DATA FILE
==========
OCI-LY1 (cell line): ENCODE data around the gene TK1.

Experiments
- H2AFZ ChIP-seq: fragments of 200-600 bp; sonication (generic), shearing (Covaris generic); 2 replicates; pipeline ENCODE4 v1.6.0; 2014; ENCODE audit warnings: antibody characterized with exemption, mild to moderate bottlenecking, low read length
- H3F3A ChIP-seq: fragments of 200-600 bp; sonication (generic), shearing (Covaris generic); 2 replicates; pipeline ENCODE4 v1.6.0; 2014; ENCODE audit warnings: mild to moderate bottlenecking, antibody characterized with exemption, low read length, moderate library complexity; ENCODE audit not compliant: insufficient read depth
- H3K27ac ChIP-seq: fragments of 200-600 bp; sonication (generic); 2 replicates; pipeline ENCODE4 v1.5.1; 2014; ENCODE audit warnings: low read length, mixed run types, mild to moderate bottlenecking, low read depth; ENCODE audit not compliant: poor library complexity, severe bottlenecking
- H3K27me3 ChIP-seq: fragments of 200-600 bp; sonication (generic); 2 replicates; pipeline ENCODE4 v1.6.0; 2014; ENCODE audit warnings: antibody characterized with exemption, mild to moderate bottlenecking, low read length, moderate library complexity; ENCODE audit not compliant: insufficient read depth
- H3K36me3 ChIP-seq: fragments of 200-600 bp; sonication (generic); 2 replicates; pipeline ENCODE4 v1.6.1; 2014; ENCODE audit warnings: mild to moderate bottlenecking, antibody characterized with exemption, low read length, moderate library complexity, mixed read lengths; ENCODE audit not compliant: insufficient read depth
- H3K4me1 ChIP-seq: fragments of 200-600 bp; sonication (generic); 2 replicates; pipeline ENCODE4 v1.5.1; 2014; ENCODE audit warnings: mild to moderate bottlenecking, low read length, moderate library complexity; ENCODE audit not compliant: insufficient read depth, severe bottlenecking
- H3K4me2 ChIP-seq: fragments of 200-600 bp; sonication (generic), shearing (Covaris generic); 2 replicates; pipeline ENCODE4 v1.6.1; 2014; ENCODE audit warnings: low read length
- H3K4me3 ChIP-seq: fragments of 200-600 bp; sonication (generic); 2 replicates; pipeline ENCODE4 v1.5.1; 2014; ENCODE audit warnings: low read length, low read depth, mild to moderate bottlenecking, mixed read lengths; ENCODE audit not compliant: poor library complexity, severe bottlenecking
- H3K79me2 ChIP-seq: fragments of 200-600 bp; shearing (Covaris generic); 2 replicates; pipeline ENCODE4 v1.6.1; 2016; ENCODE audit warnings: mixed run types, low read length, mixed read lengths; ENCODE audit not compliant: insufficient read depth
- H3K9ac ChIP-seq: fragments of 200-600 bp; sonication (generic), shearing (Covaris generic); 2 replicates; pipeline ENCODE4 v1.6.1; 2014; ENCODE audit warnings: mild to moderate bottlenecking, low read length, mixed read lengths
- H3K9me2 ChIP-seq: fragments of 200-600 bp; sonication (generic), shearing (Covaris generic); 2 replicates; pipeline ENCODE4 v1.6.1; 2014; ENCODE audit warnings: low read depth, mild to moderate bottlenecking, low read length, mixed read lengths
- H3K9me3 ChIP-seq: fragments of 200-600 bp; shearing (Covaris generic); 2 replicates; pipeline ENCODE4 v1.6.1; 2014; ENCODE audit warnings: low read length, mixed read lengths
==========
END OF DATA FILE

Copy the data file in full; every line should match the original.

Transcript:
OCI-LY1 (cell line): ENCODE data around the gene TK1.

Experiments
- H2AFZ ChIP-seq: fragments of 200-600 bp; sonication (generic), shearing (Covaris generic); 2 replicates; pipeline ENCODE4 v1.6.0; 2014; ENCODE audit warnings: antibody characterized with exemption, mild to moderate bottlenecking, low read length
- H3F3A ChIP-seq: fragments of 200-600 bp; sonication (generic), shearing (Covaris generic); 2 replicates; pipeline ENCODE4 v1.6.0; 2014; ENCODE audit warnings: mild to moderate bottlenecking, antibody characterized with exemption, low read length, moderate library complexity; ENCODE audit not compliant: insufficient read depth
- H3K27ac ChIP-seq: fragments of 200-600 bp; sonication (generic); 2 replicates; pipeline ENCODE4 v1.5.1; 2014; ENCODE audit warnings: low read length, mixed run types, mild to moderate bottlenecking, low read depth; ENCODE audit not compliant: poor library complexity, severe bottlenecking
- H3K27me3 ChIP-seq: fragments of 200-600 bp; sonication (generic); 2 replicates; pipeline ENCODE4 v1.6.0; 2014; ENCODE audit warnings: antibody characterized with exemption, mild to moderate bottlenecking, low read length, moderate library complexity; ENCODE audit not compliant: insufficient read depth
- H3K36me3 ChIP-seq: fragments of 200-600 bp; sonication (generic); 2 replicates; pipeline ENCODE4 v1.6.1; 2014; ENCODE audit warnings: mild to moderate bottlenecking, antibody characterized with exemption, low read length, moderate library complexity, mixed read lengths; ENCODE audit not compliant: insufficient read depth
- H3K4me1 ChIP-seq: fragments of 200-600 bp; sonication (generic); 2 replicates; pipeline ENCODE4 v1.5.1; 2014; ENCODE audit warnings: mild to moderate bottlenecking, low read length, moderate library complexity; ENCODE audit not compliant: insufficient read depth, severe bottlenecking
- H3K4me2 ChIP-seq: fragments of 200-600 bp; sonication (generic), shearing (Covaris generic); 2 replicates; pipeline ENCODE4 v1.6.1; 2014; ENCODE audit warnings: low read length
- H3K4me3 ChIP-seq: fragments of 200-600 bp; sonication (generic); 2 replicates; pipeline ENCODE4 v1.5.1; 2014; ENCODE audit warnings: low read length, low read depth, mild to moderate bottlenecking, mixed read lengths; ENCODE audit not compliant: poor library complexity, severe bottlenecking
- H3K79me2 ChIP-seq: fragments of 200-600 bp; shearing (Covaris generic); 2 replicates; pipeline ENCODE4 v1.6.1; 2016; ENCODE audit warnings: mixed run types, low read length, mixed read lengths; ENCODE audit not compliant: insufficient read depth
- H3K9ac ChIP-seq: fragments of 200-600 bp; sonication (generic), shearing (Covaris generic); 2 replicates; pipeline ENCODE4 v1.6.1; 2014; ENCODE audit warnings: mild to moderate bottlenecking, low read length, mixed read lengths
- H3K9me2 ChIP-seq: fragments of 200-600 bp; sonication (generic), shearing (Covaris generic); 2 replicates; pipeline ENCODE4 v1.6.1; 2014; ENCODE audit warnings: low read depth, mild to moderate bottlenecking, low read length, mixed read lengths
- H3K9me3 ChIP-seq: fragments of 200-600 bp; shearing (Covaris generic); 2 replicates; pipeline ENCODE4 v1.6.1; 2014; ENCODE audit warnings: low read length, mixed read lengths